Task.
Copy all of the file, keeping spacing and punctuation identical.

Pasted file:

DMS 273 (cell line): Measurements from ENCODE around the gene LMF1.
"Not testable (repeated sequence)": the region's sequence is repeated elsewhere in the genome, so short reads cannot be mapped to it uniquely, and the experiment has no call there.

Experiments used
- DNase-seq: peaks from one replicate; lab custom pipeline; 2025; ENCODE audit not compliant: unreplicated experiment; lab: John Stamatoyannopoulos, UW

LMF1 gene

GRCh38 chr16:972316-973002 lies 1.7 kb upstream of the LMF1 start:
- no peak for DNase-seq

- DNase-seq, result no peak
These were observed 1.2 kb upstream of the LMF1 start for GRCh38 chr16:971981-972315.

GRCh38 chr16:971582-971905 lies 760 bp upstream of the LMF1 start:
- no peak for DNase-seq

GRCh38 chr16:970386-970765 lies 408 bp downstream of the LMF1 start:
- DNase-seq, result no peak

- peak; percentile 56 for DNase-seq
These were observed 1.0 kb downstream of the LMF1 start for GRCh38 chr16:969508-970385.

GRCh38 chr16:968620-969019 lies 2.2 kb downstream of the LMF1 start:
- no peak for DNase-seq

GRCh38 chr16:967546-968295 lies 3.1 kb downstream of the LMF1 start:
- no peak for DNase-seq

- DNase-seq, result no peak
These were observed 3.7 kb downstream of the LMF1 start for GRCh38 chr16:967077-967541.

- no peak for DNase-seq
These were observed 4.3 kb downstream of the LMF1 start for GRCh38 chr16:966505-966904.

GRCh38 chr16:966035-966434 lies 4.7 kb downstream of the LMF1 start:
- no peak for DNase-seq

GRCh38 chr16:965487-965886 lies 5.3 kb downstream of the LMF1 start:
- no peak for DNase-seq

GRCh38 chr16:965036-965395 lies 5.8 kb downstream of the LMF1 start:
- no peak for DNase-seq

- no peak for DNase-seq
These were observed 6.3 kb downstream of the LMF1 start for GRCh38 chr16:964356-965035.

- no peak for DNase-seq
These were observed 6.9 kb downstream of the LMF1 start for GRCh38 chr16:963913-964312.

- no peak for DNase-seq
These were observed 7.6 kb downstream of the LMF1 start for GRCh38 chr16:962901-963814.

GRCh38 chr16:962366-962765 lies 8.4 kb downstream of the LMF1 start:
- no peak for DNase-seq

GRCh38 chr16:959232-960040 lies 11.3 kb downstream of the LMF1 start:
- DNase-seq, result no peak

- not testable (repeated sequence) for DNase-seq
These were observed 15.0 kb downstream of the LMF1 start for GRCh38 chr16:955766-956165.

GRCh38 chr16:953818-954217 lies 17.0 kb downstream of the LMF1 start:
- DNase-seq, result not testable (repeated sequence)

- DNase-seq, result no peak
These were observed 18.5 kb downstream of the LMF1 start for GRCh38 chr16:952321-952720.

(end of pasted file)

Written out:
DMS 273 (cell line): Measurements from ENCODE around the gene LMF1.
"Not testable (repeated sequence)": the region's sequence is repeated elsewhere in the genome, so short reads cannot be mapped to it uniquely, and the experiment has no call there.

Experiments used
- DNase-seq: peaks from one replicate; lab custom pipeline; 2025; ENCODE audit not compliant: unreplicated experiment; lab: John Stamatoyannopoulos, UW

LMF1 gene

GRCh38 chr16:972316-973002 lies 1.7 kb upstream of the LMF1 start:
- no peak for DNase-seq

- DNase-seq, result no peak
These were observed 1.2 kb upstream of the LMF1 start for GRCh38 chr16:971981-972315.

GRCh38 chr16:971582-971905 lies 760 bp upstream of the LMF1 start:
- no peak for DNase-seq

GRCh38 chr16:970386-970765 lies 408 bp downstream of the LMF1 start:
- DNase-seq, result no peak

- peak; percentile 56 for DNase-seq
These were observed 1.0 kb downstream of the LMF1 start for GRCh38 chr16:969508-970385.

GRCh38 chr16:968620-969019 lies 2.2 kb downstream of the LMF1 start:
- no peak for DNase-seq

GRCh38 chr16:967546-968295 lies 3.1 kb downstream of the LMF1 start:
- no peak for DNase-seq

- DNase-seq, result no peak
These were observed 3.7 kb downstream of the LMF1 start for GRCh38 chr16:967077-967541.

- no peak for DNase-seq
These were observed 4.3 kb downstream of the LMF1 start for GRCh38 chr16:966505-966904.

GRCh38 chr16:966035-966434 lies 4.7 kb downstream of the LMF1 start:
- no peak for DNase-seq

GRCh38 chr16:965487-965886 lies 5.3 kb downstream of the LMF1 start:
- no peak for DNase-seq

GRCh38 chr16:965036-965395 lies 5.8 kb downstream of the LMF1 start:
- no peak for DNase-seq

- no peak for DNase-seq
These were observed 6.3 kb downstream of the LMF1 start for GRCh38 chr16:964356-965035.

- no peak for DNase-seq
These were observed 6.9 kb downstream of the LMF1 start for GRCh38 chr16:963913-964312.

- no peak for DNase-seq
These were observed 7.6 kb downstream of the LMF1 start for GRCh38 chr16:962901-963814.

GRCh38 chr16:962366-962765 lies 8.4 kb downstream of the LMF1 start:
- no peak for DNase-seq

GRCh38 chr16:959232-960040 lies 11.3 kb downstream of the LMF1 start:
- DNase-seq, result no peak

- not testable (repeated sequence) for DNase-seq
These were observed 15.0 kb downstream of the LMF1 start for GRCh38 chr16:955766-956165.

GRCh38 chr16:953818-954217 lies 17.0 kb downstream of the LMF1 start:
- DNase-seq, result not testable (repeated sequence)

- DNase-seq, result no peak
These were observed 18.5 kb downstream of the LMF1 start for GRCh38 chr16:952321-952720.